Dim strFileName As String
    Dim strPassword As String
    Dim strConnection As String
    strFileName = “\\SRV-KHO\D\MIS MASTER\MIS_BE.accdb”

    strConnection = “MS Access;PWD=””;DATABASE=” & strFileName

    Dim qdf As DAO.QueryDef
    Dim strQuery As String

    strQuery = “qryTemp”

    On Error Resume Next
    DoCmd.Close acTable, strTable
    DoCmd.DeleteObject acQuery, strQuery
    DoCmd.DeleteObject acTable, strTable

    On Error GoTo 0

    Set qdf = CurrentDb.CreateQueryDef(strQuery)
    qdf.Connect = strConnection
    qdf.SQL = strSQLQuery

    strSQLQuery = “Select * INTO ” & strTable & ” FROM ” & strQuery
    CurrentDb.Execute strSQLQuery
    DoCmd.DeleteObject acQuery, strQuery

    create_DB_local_table = True
    Exit Function

    create_DB_local_table = False

    End Function

  • Howard George
    December 29, 2015 - 6:28 am Reply

    Hi Juan

    Great info – I devour your writes and articles – however they often [and by design] create more questions than they solve – but that is what learning about.

    This article has generated such a problem – creating local tables to circumvent heterogeneous joins. Then you caution about importing too much info and bloating the local Access dbase – sensible
    However, what is too much info and when do you link or when do you use SP –

    What I find difficult is when to link or not to link – when to import to local – or when to use SP.

    However, on top of this is a pure design [or good programming technique] learnt the hard way – ie ODBC linked tables MAKE LIFE EASY – and make use of DAO [which has made a resurgence in 2013] – just easy to use as the linked table just becomes part of Access without thinking about the network aspects. However one major disadvantage is break the link and your queries tumble.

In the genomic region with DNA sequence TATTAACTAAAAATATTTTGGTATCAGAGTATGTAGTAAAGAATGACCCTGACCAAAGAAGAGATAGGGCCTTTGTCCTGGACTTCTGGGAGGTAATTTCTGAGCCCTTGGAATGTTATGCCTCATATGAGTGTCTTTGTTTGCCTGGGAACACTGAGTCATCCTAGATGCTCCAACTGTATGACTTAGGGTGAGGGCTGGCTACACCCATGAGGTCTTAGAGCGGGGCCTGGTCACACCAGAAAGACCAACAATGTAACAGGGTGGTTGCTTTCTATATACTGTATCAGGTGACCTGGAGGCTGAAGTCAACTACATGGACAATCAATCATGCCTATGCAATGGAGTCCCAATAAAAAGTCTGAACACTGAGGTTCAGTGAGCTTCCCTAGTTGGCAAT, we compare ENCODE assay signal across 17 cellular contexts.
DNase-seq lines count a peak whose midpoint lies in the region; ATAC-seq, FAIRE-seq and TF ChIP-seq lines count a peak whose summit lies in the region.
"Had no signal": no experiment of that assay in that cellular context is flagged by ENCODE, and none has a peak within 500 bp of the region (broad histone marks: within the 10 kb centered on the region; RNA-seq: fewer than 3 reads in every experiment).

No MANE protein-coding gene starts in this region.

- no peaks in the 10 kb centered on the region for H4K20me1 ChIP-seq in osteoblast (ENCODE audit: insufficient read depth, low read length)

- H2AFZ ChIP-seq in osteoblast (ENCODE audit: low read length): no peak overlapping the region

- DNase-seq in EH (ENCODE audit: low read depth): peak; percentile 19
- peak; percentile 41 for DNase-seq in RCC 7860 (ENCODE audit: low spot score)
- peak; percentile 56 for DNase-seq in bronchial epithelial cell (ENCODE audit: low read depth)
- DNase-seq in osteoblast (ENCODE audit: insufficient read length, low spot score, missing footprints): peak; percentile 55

One solution is – import data from SQl to local tables – close link – run query on local tables – never break them – can become bloated – but can run query for solution then empty local tables

    Recently I created a program solution frontend Access – backend giant SQL Server 2012 – which [I wasn’t told ] was somewhere out there on the network – ODBC links worked well – all worked well – and makes it easy via DAO to view, edit,update – however – once you go realtime this network linkage created a real lag in the package. New records were however created via ADO – open connection – addnew – close. View, edut/Update was DAO.

    And then there is a problem that when you open an ADO OLE connection to an SQL dbase table – and you create a Rst – it isn’t then easy to put that data into a local table without a recursive loop.

    Question 1. Your 1st approach uses a PTQ +Make Table Query combo – but is this faster than an ADO connection bypassing ACE – creating a RST then just using a recursive loop to populate a local table
    Question 2. Your comments on using linked tables in queries -and how do you not do this except by copying data to a local table.
    Question 3. If the Sql dbase is not too large – and you do import all relevant tables – then run queries to view your data – if you need to edit – is that easy to do in this situation
    Question 4 – or is it better to create views in SQL – link to those via ADO – and so longas these views aren’t too complex [making them read only] edit/update can occur.

    Regards HHG

  • LauraNorth
    December 31, 2014 - 10:51 am Reply

    Your code works well for queries selecting tables and SQL views, but obviously I can’t use it to get data from a parameterized SQL UDF or SP. My desire is to populate the temp table in Access, and then use the temp table as the record source for my Access report. Question #1 – Is this the best approach to populate my Access report from SQL data? Question #2 – How would I best populate an Access “temp” table from a SQL stored procedure using Access VBA?